Under the Constitution, and as it is understood currently, an individual cannot be barred from traveling from one state to another to obtain reproductive healthcare. HHS has then proposed to prohibit the uses and disclosures of PHI where it is sought for use in an investigation into or proceeding against a person for seeking, obtaining, providing, or facilitating reproductive healthcare outside of the state in which the investigation or proceeding is authorized and where such healthcare is lawful under the circumstances in which it is provided (88 FR 23506). This proposal is not limited to circumstances in which healthcare has not yet been obtained, provided, or facilitated. It also includes situations where the healthcare is ongoing or has been completed (88 FR 23506).

In addition, a covered healthcare provider in the state of the individual’s residence that may receive PHI concerning such reproductive healthcare provided out of state ( e.g., a hospital in the home state that receives records from an out-of-state clinic) would be subject to the same restriction (88 FR 23506).  In these circumstances under the Constitution, administrative, civil, or criminal liability may not be imposed for the receipt or provision of the out-of-state care (88 FR 23506).

HHS additionally proposed to add a requirement to obtain an attestation from the person requesting the use and disclosure as a condition for certain permitted uses and disclosures.

Specifically, HHS proposes to add a new section 45 CFR 164.509: “Uses and disclosures for which an attestation is required” (88 FR 23506). This proposed condition would require a regulated entity to obtain assurances from the person requesting the PHI, in the form of a signed and dated written statement attesting that the use or disclosure would not be for a purpose prohibited under 45 CFR 164.502(a)(5)(iii), where the person is making the request under the Privacy Rule permissions at 45 CFR 164.512(d) (disclosures for health oversight activities), (e) (disclosures for judicial and administrative proceedings), (f) (disclosures for law enforcement purposes), or (g)(1) (disclosures about decedents to coroners and medical examiners) (88 FR 23506). This proposed condition would apply when the request is for PHI that is potentially related to reproductive healthcare, as defined in proposed 45 CFR 160.103 (88 FR 23506). Thus, an attestation would not be required when the person making the request does not seek PHI potentially related to reproductive health care (88 FR 23506).  If, however, the request would require a regulated entity to disclose PHI potentially related to reproductive healthcare, a regulated entity would have to first obtain an attestation from the person making the request to ensure that the PHI would not be used or disclosed for a prohibited purpose (88 FR 23506). Consequently, a regulated entity would be tasked with deciphering whether the PHI seeking to be disclosed falls under the definition of reproductive healthcare; which is another reason that HHS proposed a reproductive health care definition in 45 CFR 160.103.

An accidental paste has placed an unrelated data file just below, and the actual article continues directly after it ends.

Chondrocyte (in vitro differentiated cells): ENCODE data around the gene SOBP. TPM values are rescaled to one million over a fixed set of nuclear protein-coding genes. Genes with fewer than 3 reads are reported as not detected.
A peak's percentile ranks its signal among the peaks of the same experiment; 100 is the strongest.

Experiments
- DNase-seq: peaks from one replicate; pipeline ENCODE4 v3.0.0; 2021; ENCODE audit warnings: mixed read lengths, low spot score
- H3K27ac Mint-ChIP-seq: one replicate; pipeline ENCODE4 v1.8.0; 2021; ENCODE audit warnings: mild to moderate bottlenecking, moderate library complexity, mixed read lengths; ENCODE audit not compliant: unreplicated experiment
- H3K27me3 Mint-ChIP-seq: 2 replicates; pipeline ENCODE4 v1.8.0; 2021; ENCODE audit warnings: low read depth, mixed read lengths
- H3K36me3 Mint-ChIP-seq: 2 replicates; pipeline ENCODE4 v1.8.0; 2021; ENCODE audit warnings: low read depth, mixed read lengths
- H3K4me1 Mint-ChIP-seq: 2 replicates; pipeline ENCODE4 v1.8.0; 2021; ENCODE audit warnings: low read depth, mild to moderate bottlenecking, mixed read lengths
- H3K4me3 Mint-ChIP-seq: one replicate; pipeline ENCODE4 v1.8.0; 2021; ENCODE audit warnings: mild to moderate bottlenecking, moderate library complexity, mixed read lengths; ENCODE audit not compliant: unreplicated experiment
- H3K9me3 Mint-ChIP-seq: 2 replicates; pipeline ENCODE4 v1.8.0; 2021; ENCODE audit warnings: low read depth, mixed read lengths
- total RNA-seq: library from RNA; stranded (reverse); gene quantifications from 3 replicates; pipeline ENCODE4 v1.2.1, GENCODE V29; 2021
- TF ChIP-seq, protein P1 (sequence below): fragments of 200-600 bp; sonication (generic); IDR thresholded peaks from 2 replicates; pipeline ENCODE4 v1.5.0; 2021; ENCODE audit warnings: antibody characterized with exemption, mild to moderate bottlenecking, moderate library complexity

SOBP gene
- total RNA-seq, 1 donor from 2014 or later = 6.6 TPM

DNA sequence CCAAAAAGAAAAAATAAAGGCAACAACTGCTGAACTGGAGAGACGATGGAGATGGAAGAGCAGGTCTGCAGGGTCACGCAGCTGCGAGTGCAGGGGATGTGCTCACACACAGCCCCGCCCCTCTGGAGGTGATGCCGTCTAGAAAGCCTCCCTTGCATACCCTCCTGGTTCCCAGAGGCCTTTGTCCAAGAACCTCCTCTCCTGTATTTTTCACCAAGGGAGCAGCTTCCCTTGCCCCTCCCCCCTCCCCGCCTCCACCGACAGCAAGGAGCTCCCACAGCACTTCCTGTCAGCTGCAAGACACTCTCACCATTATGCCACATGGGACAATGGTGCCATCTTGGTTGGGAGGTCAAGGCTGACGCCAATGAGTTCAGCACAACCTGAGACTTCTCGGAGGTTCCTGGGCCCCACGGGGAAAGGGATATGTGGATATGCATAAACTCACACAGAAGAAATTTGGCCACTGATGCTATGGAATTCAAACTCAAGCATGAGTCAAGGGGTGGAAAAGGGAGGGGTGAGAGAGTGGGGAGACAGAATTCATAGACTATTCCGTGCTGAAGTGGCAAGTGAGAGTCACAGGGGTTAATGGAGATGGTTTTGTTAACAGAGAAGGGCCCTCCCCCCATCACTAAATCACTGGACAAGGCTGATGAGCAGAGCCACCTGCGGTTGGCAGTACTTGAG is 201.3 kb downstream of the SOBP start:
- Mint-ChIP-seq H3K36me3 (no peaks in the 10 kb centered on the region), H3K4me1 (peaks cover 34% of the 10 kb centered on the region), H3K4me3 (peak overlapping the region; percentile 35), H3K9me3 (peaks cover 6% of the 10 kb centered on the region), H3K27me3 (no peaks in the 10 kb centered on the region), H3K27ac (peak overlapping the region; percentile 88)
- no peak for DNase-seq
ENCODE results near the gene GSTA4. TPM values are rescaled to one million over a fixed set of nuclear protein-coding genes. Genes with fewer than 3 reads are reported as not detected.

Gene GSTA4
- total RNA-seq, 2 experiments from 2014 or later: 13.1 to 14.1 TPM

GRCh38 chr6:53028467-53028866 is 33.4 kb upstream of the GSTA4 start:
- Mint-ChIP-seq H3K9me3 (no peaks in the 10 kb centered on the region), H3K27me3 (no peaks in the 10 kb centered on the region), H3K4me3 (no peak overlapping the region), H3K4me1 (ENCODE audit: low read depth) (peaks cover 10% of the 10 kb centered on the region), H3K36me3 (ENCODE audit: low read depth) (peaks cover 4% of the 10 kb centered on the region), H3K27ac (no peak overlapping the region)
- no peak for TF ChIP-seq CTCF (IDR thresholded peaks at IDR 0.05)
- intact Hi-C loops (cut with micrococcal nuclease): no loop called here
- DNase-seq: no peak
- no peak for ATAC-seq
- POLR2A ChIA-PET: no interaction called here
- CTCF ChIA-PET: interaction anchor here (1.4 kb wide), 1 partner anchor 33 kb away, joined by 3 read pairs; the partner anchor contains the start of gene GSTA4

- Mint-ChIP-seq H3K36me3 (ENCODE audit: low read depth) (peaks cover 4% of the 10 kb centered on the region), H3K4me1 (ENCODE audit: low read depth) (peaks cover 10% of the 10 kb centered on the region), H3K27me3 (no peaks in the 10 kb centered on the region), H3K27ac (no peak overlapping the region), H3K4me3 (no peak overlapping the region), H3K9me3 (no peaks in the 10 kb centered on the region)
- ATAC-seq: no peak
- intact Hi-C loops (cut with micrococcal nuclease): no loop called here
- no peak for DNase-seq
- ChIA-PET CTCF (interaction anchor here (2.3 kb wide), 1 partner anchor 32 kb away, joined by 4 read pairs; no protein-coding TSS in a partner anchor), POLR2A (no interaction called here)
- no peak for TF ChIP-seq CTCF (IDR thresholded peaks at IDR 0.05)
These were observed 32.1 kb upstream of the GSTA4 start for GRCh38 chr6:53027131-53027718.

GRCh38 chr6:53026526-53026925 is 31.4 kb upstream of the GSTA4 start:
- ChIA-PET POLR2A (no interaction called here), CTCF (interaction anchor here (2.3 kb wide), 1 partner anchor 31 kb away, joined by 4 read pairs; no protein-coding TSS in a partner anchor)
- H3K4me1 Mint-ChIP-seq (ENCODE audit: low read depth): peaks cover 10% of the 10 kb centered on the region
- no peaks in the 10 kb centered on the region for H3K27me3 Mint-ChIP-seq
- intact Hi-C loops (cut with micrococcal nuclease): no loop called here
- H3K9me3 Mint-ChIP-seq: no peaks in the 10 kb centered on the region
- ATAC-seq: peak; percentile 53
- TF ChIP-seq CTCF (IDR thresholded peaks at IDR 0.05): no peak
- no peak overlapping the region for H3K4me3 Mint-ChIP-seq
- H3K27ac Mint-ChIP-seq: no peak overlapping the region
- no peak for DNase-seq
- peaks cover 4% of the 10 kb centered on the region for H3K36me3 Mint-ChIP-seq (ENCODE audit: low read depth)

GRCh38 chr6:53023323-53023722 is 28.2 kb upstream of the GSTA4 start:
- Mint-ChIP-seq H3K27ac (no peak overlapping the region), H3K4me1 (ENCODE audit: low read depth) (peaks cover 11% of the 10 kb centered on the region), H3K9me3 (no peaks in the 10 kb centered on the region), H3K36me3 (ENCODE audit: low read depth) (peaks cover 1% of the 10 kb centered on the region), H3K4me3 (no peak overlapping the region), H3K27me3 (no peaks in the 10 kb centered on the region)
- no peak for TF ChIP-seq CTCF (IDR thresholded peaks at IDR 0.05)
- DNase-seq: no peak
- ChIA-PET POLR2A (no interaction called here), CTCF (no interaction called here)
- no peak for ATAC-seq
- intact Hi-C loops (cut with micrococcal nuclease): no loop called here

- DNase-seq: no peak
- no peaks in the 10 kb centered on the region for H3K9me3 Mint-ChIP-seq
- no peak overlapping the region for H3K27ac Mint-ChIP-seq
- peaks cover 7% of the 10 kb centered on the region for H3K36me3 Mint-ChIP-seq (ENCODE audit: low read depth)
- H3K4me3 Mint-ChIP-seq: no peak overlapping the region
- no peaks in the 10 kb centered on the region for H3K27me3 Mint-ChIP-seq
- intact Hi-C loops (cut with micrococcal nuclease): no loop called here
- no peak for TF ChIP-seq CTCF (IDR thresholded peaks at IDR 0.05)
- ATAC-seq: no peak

The proposed attestation provision would also include a prohibition on compound attestations. Specifically, the proposal would prohibit the attestation from being “combined with” any other document (88 FR 23506). HHS intends that this prohibition to mean that an attestation must be clearly labeled and distinct from any surrounding text (for example, an attestation would not be combined with a subpoena if it is attached to it, provided that the attestation is clearly labeled as such. As another example, an electronic attestation would not to be impermissibly “combined with” another document where the attestation is on the same screen as the other document, provided that the attestation is clearly and distinctly labeled as such) (88 FR 23506).